27. daniel.lende says:

    I want to link to this excellent post The Science Wars Redux by Michael Bérubé. The post provides an interesting view of the Sokal Hoax from the perspective today – well worth the read. I am going to quote a long section that is relevant to this post and the debate in the comments.

    Michael Bérubé:

    “As I argued in my 2006 book, Rhetorical Occasions, ever since the days of Bohr and Heisenberg, general readers have come to expect that physicists will not tell them that force equals mass times acceleration and that what goes up must come down; they expect that physicists will tell them that space-time is curved in the shape of a quantum donut whose jelly filling is composed of black holes that bend through Calabi-Yau space to produce “munchkins-branes.” So it’s curious–and telling–that Sokal’s essay goes on to cite Bohr and Heisenberg. But Sokal’s treatment of them is uneasy–and at one point, I think, Sokal gives away more of the game than he realizes.

    In “Transgressing the Boundaries,” Sokal notes that Bohr himself drew social implications from the principle of complementarity. The principle holds that two mutually exclusive definitions are in fact necessary for an adequate explanation of a phenomenon: light, for instance, is both a particle and a wave. “Bohr’s analysis of the complementarity principle also led him to a social outlook that was, for its time and place, notably progressive,” Sokal writes in an endnote, quoting from a 1938 lecture by Bohr:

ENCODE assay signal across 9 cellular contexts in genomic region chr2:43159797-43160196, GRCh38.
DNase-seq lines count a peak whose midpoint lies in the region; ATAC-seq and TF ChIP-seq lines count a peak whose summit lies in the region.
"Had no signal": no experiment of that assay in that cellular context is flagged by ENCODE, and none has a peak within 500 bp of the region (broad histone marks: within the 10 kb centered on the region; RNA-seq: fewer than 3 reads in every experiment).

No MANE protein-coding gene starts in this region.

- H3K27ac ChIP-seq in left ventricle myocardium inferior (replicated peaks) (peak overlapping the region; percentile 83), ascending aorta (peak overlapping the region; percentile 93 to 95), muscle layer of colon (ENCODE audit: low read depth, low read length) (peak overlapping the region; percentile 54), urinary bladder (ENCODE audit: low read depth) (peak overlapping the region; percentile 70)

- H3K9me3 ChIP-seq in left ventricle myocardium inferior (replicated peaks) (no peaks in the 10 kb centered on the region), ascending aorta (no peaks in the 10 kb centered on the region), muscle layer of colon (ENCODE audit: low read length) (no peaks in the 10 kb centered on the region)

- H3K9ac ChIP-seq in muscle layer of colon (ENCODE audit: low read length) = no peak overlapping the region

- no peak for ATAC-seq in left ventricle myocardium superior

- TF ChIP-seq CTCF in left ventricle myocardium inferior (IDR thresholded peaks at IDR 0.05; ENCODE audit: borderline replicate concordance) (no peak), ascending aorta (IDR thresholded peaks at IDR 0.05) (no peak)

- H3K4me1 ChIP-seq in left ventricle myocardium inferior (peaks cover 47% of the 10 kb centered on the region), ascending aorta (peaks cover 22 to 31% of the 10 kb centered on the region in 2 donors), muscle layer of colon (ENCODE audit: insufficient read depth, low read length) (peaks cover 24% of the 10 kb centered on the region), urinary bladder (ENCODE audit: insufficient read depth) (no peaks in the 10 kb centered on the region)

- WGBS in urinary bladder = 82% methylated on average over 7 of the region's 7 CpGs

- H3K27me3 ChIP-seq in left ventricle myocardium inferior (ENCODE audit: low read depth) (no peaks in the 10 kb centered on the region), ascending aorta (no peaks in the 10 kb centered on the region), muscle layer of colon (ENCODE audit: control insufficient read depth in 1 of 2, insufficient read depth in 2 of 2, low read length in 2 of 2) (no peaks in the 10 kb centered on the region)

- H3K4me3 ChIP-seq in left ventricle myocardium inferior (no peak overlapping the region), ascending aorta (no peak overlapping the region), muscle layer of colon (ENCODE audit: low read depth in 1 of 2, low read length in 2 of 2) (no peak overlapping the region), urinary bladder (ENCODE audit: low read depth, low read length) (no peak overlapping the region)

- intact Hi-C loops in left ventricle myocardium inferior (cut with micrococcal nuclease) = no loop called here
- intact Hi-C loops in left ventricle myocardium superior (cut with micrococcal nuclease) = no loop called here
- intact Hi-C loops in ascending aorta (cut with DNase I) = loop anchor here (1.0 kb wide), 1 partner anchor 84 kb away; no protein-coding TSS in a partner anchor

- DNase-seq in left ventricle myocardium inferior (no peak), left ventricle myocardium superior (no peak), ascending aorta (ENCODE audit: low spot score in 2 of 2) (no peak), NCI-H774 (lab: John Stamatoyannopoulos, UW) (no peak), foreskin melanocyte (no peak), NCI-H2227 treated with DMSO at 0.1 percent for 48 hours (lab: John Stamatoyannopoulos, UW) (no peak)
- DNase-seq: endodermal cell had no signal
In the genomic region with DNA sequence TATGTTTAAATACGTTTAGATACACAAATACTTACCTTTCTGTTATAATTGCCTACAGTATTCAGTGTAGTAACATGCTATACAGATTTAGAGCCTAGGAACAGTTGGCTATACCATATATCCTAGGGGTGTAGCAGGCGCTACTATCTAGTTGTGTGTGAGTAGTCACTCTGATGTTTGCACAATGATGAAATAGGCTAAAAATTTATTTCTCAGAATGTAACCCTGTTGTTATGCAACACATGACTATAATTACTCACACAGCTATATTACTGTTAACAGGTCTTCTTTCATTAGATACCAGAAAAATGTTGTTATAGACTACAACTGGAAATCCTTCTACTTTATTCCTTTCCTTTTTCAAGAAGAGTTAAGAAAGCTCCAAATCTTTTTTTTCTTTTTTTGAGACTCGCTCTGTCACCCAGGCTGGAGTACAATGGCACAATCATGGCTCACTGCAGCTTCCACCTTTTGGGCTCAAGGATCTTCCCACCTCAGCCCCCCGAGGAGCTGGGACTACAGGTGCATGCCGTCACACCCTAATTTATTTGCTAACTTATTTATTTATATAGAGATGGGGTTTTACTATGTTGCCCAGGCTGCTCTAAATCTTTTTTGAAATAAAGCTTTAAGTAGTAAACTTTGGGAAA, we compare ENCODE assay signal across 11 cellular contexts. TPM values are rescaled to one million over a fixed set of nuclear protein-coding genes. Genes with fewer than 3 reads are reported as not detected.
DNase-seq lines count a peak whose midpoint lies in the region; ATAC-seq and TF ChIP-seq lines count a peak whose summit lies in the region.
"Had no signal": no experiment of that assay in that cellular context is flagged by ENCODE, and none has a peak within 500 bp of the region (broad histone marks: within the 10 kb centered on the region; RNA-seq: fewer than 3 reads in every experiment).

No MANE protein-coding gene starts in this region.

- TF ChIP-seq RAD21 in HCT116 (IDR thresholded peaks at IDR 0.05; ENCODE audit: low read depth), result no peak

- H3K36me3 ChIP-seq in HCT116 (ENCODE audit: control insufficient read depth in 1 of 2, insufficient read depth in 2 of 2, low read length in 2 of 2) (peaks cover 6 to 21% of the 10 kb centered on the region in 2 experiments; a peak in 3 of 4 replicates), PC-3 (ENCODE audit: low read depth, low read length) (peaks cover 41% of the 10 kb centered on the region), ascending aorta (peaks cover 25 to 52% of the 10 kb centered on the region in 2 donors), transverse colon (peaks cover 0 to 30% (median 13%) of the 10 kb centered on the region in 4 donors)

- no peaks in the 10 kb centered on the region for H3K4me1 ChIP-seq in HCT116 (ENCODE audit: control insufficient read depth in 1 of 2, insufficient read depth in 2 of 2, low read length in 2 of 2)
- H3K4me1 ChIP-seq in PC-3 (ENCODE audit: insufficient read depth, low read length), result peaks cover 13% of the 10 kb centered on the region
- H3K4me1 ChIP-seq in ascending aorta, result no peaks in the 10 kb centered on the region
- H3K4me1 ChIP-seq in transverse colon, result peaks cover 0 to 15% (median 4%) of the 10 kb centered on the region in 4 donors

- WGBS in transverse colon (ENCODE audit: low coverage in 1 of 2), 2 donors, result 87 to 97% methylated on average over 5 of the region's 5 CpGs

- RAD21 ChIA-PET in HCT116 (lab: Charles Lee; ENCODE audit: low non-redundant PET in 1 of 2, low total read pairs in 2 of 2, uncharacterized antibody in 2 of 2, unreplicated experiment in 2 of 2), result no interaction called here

‘I may perhaps here remind you of the extent to which in certain societies the roles of men and women are reversed, not only regarding domestic and social duties but also regarding behavior and mentality. Even if many of us, in such a situation, might perhaps at first shrink from admitting the possibility that it is entirely a caprice of fate that the people concerned here have their specific culture and not ours, and we not theirs instead of our own, it is clear that even the slightest suspicion in this respect implies a betrayal of the national complacency inherent in any human culture resting in itself.’

    “So why does Sokal single out this passage for mockery? Is it as patently ridiculous as the idea that there is no external world? In the follow-up book Fashionable Nonsense, co-written with Jean Bricmont and published in 1998, Sokal argued that his target was humanists’ “fondness for the most subjectivist writings of Heisenberg and Bohr, interpreted in a radical way that goes far beyond their own views (which are in turn vigorously disputed by many physicists and philosophers of science).” Sokal ascribed that fondness to “postmodern philosophy,” which “loves the multiplicity of viewpoints, the importance of the observer, holism, and indeterminism.” Yes, very well.